She said, “I’d gone to high school in Vermont and there was just a ton of vintage everywhere, and if you had a good eye you could find the most amazing things for fifty cents. And I was also a little bit of a hoarder, so I was always grabbing stuff to give to my friend or, ‘oh, that’s pretty. I’ll do something with it.’”
By the time she landed in California, with vintage items in storage in New York, with more gained in San Francisco and LA, and disillusioned with the acting world, Lisa decided to try her luck in business.
Gutsy. But Lisa possibly might get this trait from her grandmother, Lily Osvath, a Hungarian emigrant and businesswoman.
“She was my crazy, chain-smoking, card playing grandmother,” she fondly recalled.
At the ages of five and six, Lisa said, “She used to take me to the gambling halls where she would play cards. And she let me try on her make-up and stay up late and gave me hot chocolate for breakfast.“
Her grandmother had survived war-torn Hungary and lived life to the fullest.
“And she was a blast. She was a lot of fun. And she was inspiring to me because she seemed to find joy in all the most minute things,” she added.
They say that in life there is one person we’re sent who “gets us,” and Lisa insists, “She was the one who got me.”
If Flounce has a sort of lively presence (for a shop), then it’s Grandma Lily who also comes to life when Lisa so vividly recalls her–and the void a woman that incredible leaves behind.
“She died when I was ten. It was devastating,” Lisa says.
So when this girl from New York moved to San Francisco in the 90’s, and then to LA for a few years after that, she had no idea she’d eventually land in Echo Park, which she said reminded her a lot of New York.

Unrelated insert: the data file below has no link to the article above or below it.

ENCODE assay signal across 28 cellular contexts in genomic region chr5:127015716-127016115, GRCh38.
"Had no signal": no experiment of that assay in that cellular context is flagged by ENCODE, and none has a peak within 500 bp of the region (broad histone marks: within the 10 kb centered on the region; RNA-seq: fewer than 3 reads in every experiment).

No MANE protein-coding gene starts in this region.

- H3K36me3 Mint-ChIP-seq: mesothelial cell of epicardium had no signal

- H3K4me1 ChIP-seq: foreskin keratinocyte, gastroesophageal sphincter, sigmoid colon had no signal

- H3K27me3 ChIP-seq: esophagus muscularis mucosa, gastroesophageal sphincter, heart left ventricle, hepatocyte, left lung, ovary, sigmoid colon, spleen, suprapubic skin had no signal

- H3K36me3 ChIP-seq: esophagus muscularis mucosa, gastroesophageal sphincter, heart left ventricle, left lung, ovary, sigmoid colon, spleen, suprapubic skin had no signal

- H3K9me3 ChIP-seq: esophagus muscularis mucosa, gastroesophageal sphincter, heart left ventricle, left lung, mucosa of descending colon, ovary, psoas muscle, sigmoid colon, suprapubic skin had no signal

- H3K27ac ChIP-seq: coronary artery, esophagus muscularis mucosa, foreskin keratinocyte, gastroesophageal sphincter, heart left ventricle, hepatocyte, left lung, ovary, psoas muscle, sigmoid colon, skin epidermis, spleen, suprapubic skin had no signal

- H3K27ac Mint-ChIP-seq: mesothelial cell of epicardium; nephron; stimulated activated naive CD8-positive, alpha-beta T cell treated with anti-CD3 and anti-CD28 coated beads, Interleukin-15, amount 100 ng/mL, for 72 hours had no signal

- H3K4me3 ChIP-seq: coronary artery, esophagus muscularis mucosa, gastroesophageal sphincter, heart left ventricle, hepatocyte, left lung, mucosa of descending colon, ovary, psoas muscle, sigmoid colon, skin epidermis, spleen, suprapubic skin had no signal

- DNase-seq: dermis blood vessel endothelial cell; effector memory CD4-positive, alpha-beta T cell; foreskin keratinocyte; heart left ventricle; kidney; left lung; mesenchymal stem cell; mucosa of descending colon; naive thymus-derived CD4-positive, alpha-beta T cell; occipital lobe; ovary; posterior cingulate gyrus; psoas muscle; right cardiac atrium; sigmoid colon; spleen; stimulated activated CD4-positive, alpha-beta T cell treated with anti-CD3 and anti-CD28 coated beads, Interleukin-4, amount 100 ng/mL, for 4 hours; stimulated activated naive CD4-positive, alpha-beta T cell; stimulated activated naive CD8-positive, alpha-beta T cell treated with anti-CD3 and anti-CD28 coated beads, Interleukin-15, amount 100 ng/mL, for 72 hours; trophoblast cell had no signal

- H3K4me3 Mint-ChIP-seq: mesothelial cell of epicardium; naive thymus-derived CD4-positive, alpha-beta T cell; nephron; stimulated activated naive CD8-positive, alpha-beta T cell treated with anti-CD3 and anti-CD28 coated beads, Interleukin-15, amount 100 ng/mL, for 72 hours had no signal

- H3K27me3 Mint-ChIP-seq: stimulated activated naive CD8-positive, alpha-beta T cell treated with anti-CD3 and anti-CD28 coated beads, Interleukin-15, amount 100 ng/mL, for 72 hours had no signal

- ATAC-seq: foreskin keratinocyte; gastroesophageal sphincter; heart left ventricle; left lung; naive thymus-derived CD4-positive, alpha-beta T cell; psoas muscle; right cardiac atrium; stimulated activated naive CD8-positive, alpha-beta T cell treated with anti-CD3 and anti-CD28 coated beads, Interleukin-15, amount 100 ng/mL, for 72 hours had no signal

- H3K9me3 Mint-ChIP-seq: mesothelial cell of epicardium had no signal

Invited by her friend to join her in business, Lisa recalled, “She said, ‘I found this place in Echo Park. It’s a little weird, nobody knows about it, and it’s a little dangerous, but it’s super-cheap and there are artists on that block. And it’s really cool, and it’s worth a shot.’ It was just doable enough for me to go in on.”
Lisa stayed through three terrible floods and now through two owners, because “I loved the neighborhood and I loved the people,” she explained on her last day in the shop.
“The neighborhood’s changed radically in the last couple of years.” She said, “It’s not even my demographic anymore.”
Twelve years later, she may have prophesized her fate with the shop name, Flounce.
But rather than throw a fit and angrily storm out, Lisa Gerstein, with her lovely lace trim on that beautiful vintage dress, in Lily Osvath style, simply closed the shop door, locked it, pulled that heavy gate for one last time, and strolled away.
Not the type of farewell befitting a lady of her service and hard work, let alone good grace and smile. But something tells me she’s holding the winning hand at this card table. Ante up, boys.
All the best, Lisa. All the best.
Friends and loyal customers dedicated a drive to help Lisa relocate, after the last flood and new ownership closed her doors for good.
You can also visit the Flounce website, to add your name to their mailing list or follow on social media.
Flounce’s New Location
Scheduled to open April 1, 2014:
Flounce Vintage in Virgil Village
718 N. Virgil Ave.
Los Angeles, CA 90029
About Virgil Village
If you’re as terrible with directions and change as I am, let local realtor David Bramante guide you:
Virgil Village is centered on Virgil Avenue, east of Vermont Ave., south of Silver Lake. The name originated in the late 1990s; Virgil Village is considered part of East Hollywood along with Little Armenia and Thai Town. Virgil Avenue is lined with flowering trees, and the neighborhood is in bloom from March to May.
I know it’s near Melrose and one of my favorite places to eat, Cha, Cha, Cha.
Or if you’re in the know, then you probably already helped Lisa move Flounce to its new location, using it as an excuse to visit Sqirl, next door to her new shop location. Just about the purest you can get to divinity in food ingredients, Sqirl was listed as one of Zagat’s 16 Power Players of LA’s Dining and Drinking Scene.
Sounds like she’s going to be right at home in her new place!